Some of her colleagues also had negative reactions that seem to lack any sort of understanding of the nature of sexuality. One regret Dr. Harris has about this book is that she portrayed sexuality as binary: one can be either homosexual or heterosexual. This of course is not the truth and certainly ignores many of the social realities of eighteenth century society. People at that time married for status, and it was quite normal for gay men of the upper classes to have a wife and children. Although Handel was not married, one of Harris’ critics, Anthony Hicks, claims that the marital statuses of Handel’s lovers prove their heterosexuality: “She says that Lord Burlington was gay but the fact is that he was married with three children; as was Prince Ruspoli.” Some also see a rumour about Handel having an affair with one of his singers as sufficient counter evidence as well, ignoring the fact that a heterosexual affair does not exclude any other sexual relationships.

Despite the criticisms, Harris’ book has been quite successful. The book received the 2002 Otto Kindeldey Award from the American Musicological Society and the 2002-03 Louis Gottschalk Prize from the Society for Eighteenth-Century Studies.

Harris explained on Tuesday that the reactions provided an important learning experience for her about what it actually means to be LGBTQ, including the struggles that are involved with having such an identity. Her central message is “you have to speak truths and speak truths to hatred and fear.” And one thing she knows is true is that Handel’s cantatas are expressions of human love, a love that happens between two humans regardless of their gender.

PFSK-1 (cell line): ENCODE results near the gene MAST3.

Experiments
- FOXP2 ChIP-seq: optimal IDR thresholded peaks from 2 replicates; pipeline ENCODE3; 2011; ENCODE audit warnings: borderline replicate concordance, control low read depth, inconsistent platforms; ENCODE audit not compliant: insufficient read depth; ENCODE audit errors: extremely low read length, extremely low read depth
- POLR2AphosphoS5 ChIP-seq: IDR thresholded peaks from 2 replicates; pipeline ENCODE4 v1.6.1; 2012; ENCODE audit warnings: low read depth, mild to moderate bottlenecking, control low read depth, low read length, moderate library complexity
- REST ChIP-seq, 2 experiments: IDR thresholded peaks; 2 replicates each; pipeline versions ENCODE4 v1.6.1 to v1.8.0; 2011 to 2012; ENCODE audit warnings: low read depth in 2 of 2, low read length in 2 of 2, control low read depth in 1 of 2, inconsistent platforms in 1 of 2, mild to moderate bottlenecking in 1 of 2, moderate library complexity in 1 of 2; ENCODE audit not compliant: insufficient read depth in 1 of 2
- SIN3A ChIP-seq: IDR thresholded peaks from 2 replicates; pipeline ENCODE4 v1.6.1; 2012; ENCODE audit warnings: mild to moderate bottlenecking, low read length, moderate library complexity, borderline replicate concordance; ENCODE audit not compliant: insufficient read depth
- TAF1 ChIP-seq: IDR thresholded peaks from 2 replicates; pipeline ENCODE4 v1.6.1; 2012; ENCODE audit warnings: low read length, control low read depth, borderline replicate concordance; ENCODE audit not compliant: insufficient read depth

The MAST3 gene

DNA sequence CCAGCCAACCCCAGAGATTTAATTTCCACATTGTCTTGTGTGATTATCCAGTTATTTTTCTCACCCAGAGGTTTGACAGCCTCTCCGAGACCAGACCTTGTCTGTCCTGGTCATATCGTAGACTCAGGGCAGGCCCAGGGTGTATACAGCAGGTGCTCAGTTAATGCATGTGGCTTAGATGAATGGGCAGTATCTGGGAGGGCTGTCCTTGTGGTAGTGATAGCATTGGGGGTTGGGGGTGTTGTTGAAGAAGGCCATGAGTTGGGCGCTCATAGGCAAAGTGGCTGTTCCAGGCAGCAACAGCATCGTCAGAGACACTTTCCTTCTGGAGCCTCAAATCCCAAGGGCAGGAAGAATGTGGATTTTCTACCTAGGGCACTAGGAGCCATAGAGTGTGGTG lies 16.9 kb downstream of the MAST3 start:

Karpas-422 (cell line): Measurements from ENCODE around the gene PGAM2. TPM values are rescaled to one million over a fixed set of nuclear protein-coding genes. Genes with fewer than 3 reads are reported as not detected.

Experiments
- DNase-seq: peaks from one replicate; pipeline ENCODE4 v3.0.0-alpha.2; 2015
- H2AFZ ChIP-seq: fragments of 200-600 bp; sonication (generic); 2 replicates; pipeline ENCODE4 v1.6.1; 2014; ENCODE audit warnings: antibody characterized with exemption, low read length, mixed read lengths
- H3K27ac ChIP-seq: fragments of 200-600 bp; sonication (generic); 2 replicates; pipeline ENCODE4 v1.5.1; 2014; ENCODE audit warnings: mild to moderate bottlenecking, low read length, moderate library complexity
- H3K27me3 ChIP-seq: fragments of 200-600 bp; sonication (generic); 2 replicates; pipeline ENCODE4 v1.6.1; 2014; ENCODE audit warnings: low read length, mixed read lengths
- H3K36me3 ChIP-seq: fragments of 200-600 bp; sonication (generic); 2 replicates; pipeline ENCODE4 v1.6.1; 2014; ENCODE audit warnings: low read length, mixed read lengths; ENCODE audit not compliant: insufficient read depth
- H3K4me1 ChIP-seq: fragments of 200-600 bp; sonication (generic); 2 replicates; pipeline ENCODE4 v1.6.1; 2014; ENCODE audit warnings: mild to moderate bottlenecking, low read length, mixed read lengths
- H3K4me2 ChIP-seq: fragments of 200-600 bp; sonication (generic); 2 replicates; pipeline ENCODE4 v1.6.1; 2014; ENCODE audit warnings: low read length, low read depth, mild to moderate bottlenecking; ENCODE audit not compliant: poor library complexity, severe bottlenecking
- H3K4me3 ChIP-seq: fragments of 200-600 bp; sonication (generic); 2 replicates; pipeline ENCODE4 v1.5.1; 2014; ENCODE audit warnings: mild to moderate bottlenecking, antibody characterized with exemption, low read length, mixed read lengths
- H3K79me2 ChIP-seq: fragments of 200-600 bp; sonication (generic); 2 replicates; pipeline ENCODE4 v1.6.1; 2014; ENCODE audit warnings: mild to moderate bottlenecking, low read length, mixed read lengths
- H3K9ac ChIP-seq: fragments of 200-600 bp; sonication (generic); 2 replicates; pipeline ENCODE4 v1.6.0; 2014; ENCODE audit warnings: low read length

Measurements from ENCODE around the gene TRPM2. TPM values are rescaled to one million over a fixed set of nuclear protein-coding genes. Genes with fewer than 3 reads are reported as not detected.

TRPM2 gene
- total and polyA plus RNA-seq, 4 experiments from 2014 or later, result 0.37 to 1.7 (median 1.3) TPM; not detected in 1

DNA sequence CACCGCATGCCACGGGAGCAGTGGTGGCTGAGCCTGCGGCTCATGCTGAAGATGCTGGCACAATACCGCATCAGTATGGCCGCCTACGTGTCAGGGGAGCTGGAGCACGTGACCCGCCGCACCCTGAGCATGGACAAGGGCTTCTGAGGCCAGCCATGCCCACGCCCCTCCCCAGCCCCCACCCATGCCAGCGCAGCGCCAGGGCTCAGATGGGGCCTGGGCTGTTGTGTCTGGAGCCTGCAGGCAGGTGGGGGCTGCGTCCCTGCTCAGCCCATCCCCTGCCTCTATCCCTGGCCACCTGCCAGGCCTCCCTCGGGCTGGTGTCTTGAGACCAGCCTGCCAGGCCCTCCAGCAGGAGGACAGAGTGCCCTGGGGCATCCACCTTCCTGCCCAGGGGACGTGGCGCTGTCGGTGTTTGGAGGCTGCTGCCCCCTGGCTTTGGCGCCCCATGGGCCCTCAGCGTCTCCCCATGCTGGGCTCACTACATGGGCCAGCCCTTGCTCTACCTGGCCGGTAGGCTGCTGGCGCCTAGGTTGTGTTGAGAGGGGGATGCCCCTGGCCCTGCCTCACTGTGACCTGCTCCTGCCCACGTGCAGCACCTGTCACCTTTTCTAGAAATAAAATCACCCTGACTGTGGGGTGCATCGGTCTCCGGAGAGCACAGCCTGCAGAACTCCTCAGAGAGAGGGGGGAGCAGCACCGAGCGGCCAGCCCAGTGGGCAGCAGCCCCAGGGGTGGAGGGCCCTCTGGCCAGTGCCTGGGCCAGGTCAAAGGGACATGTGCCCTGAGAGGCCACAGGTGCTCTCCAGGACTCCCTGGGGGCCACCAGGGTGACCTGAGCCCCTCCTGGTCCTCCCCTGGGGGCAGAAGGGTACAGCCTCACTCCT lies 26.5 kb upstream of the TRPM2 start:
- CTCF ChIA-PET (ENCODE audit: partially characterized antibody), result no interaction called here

One comment

  1. Handel’s silence on his private life has led people to believe that he may have been gay. But do we gain any insight into his sexuality from his operas and oratorios? One thing that strikes one from his music is the especially touching arias sung by a father to a daughter. Could Handel have had a daughter in real life? To solve this problem one needs to go back to his time in Italy in the early 1700s. He was said to be a very handsome man and was rumoured to have had an affair with a famous Italian female singer. But his life appears to have changed when he went from Italy to Hanover, where he met Princess Caroline of Ansbach, the wife of the future King George II of England. Writers recorded at the time that she was spending all her time with Handel and he wrote several love duets for her. One of these duets was later adapted to be the aria “For unto us a child is born” in Messiah. So, was Handel hinting here that they had had a child together? It is likely that the real reason Handel moved to England was to be with Princess Caroline, later Queen Caroline. It was likely that King George II would have agreed to this relationship as he and his wife had a friendly and open marriage with George having several mistressess. They had little in common as Caroline was deeply interested in the arts while George had no interest in them whatsoever. Handel’s house in Brook Street gave ready access to Kensington Palace, where he could have lived as a family with Caroline and her children. It was noted at the time that Handel was absent from his home for long periods and nobody knew where he went. He was especially fond of Caroline’s daughter Princess Anne who was his favourite music pupil and who was probably his own daughter as well.